Glendurgan Garden, Mawnan Smith
Owned and managed by the National Trust, this beautiful and exotic valley garden near Falmouth blooms throughout the year, thanks to Cornwall’s temperate climate. Wind your way down past the upper banks to the jungle valley, and on to Glendurgan’s own, sheltered beach right at the bottom.
THE HISTORY OF GLENDURGAN
Bought by Alfred and Sarah Fox back in 1820, much of what you see at Glendurgan today was indeed planted by the Fox’s. Alfred and Sarah worked on the valley for two decades, preserving and developing it – including the wonderful laurel maze, which they planted to keep their children entertained! The National Trust acquired the garden in the 1960s, but descendants of the Fox family still live in the garden’s house today – and take an active role in the ongoing development of Glendurgan.
WHAT IS THERE TO SEE AND DO?
There are distinct areas to explore at Glendurgan, coming together to lead down to a sheltered beach at the village of Durgan on the Helford River. In springtime, the sunny upper banks are covered in beautiful wildflowers including violets, primroses and bluebells – take time out to rest a while in the boat seat and watch over this colourful spectacle before continuing to the lower part of the valley…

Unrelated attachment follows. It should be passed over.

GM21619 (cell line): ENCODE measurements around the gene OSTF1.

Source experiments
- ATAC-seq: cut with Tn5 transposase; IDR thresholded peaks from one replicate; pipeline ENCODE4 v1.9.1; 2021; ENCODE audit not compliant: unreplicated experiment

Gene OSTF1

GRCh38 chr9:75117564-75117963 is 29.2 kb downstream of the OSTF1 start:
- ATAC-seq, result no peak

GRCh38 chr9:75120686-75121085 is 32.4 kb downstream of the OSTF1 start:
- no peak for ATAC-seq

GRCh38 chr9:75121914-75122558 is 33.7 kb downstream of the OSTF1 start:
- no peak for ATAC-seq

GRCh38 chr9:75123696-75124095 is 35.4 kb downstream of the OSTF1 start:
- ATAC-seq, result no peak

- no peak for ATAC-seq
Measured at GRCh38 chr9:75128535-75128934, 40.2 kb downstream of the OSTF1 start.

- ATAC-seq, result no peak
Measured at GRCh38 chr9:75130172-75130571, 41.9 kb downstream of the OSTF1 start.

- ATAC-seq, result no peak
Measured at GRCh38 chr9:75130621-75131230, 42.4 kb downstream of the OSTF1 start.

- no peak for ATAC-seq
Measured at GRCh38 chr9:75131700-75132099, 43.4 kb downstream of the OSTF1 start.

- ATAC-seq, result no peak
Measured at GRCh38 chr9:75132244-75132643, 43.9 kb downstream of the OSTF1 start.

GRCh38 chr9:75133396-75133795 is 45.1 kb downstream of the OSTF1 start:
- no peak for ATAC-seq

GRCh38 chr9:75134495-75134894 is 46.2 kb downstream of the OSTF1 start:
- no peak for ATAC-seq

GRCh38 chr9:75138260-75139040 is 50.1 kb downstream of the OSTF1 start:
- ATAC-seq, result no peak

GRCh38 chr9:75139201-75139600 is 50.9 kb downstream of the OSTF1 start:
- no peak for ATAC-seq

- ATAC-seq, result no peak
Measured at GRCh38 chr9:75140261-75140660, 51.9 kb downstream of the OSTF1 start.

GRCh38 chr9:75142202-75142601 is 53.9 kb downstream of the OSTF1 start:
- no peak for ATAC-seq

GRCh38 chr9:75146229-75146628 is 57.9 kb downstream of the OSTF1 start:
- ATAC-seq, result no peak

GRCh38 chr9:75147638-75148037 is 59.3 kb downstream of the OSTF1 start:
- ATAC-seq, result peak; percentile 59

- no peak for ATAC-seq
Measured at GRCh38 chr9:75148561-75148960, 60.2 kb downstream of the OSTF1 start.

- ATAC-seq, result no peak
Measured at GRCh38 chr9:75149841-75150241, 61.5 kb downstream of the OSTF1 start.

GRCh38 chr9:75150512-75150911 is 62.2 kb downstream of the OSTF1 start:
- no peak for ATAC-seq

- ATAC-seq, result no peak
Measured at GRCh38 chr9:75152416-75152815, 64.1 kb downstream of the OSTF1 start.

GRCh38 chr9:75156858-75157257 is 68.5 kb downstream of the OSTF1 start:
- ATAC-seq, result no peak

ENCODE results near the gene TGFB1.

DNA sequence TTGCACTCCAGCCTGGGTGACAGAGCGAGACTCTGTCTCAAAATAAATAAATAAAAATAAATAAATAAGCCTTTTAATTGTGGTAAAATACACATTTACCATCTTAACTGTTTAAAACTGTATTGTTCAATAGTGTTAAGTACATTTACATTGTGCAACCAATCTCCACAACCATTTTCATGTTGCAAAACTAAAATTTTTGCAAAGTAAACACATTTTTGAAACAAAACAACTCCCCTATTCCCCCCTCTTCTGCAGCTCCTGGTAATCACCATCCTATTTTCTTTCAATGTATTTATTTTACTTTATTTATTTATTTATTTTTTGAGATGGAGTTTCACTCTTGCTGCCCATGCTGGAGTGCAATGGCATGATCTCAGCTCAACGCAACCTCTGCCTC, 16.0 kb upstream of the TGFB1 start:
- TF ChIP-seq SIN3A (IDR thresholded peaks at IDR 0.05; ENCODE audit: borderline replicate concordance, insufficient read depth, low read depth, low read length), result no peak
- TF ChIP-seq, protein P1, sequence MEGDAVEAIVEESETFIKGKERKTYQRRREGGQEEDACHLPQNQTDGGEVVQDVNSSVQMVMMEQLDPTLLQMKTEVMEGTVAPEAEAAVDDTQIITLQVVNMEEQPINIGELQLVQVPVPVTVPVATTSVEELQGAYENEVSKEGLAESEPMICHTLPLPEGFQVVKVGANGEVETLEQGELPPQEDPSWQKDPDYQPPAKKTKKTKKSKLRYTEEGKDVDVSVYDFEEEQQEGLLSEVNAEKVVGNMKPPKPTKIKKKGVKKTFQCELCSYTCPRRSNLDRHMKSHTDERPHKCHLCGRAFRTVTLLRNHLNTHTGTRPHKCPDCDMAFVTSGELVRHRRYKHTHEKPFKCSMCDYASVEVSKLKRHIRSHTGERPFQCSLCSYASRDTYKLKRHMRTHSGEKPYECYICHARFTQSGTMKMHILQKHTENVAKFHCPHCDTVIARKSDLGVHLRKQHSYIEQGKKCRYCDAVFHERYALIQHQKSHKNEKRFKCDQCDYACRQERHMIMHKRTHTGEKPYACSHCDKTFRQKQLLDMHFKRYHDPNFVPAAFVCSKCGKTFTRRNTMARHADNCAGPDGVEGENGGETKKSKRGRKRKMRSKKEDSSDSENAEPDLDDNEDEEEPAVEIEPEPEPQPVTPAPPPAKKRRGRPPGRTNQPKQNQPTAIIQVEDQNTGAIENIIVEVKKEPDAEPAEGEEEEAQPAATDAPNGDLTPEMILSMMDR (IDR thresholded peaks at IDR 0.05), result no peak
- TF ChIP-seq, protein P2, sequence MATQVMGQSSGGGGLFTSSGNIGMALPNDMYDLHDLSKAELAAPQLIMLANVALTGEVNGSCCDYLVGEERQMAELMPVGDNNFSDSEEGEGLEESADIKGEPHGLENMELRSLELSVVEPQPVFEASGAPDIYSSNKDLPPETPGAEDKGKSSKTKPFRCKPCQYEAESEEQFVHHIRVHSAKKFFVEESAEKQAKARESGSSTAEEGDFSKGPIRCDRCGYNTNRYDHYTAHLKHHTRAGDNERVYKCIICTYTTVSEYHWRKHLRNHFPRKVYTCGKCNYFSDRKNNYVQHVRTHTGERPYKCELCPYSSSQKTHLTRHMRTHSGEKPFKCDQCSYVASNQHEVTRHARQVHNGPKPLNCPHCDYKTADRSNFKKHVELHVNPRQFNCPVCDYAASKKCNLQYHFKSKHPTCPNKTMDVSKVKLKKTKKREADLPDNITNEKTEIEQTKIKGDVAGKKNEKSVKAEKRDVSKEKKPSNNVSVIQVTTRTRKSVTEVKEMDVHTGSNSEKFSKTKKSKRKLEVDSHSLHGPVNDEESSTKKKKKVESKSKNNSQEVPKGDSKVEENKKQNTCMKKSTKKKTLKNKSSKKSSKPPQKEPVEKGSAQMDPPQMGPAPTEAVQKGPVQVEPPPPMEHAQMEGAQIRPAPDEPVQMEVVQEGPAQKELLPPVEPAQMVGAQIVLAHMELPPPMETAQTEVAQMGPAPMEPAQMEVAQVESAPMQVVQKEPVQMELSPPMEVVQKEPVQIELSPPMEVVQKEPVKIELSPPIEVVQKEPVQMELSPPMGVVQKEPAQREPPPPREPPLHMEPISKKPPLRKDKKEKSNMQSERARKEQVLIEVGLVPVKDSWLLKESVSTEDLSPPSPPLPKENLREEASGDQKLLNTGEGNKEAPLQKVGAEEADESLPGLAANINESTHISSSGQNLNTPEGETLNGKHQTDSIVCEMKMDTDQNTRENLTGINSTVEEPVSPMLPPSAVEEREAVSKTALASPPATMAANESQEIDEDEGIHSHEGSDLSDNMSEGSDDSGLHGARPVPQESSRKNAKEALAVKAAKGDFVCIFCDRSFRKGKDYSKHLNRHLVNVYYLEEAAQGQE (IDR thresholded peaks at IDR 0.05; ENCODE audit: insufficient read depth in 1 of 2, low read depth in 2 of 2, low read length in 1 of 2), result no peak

The exotic, jungle-like lower valley is home to all sorts of plants and trees not native to Britain – such as the Tulip tree, magnolias, dogwoods, ferns, palms and succulents.
Right at the bottom of the valley is Durgan village and beach. Here, a few picturesque cottages, boat stores and former fish cellars sit alongside the sand/shingle beach – which is usually sunny, and great for rock pooling! One fish cellar has been converted into a place where visitors can sit and rest a while with hot drinks and ice creams. Whilst you’re there, learn all about the village of Durgan from the helpful volunteers – or ask if you can borrow a beach chair or two before making your way back up through the garden.
Don’t forget to stop at the laurel maze with its thatched summerhouse in the middle – or to have a go on the Giant’s Stride, a rotating rope swing which forces you to take larger steps the faster you go round!
The small thatched building back up at the top of the valley is a recreation of the school room which taught local children – including Alfred and Sarah’s own children – for over fifteen years back in the mid 1830s.
If you feel like exploring further, then the coastal footpath runs past Glendurgan, and you can also catch the ferry from Helford Passage across the river to Helford Village…
… and as with all good National Trust properties, there is of course a lovely tea room and shop to visit just before you head home.
OPENING TIMES AND ENTRY PRICES
Glendurgan Garden's opening times vary depending on the time of year; please see Glendurgan's website for more details. Admission prices are as follows: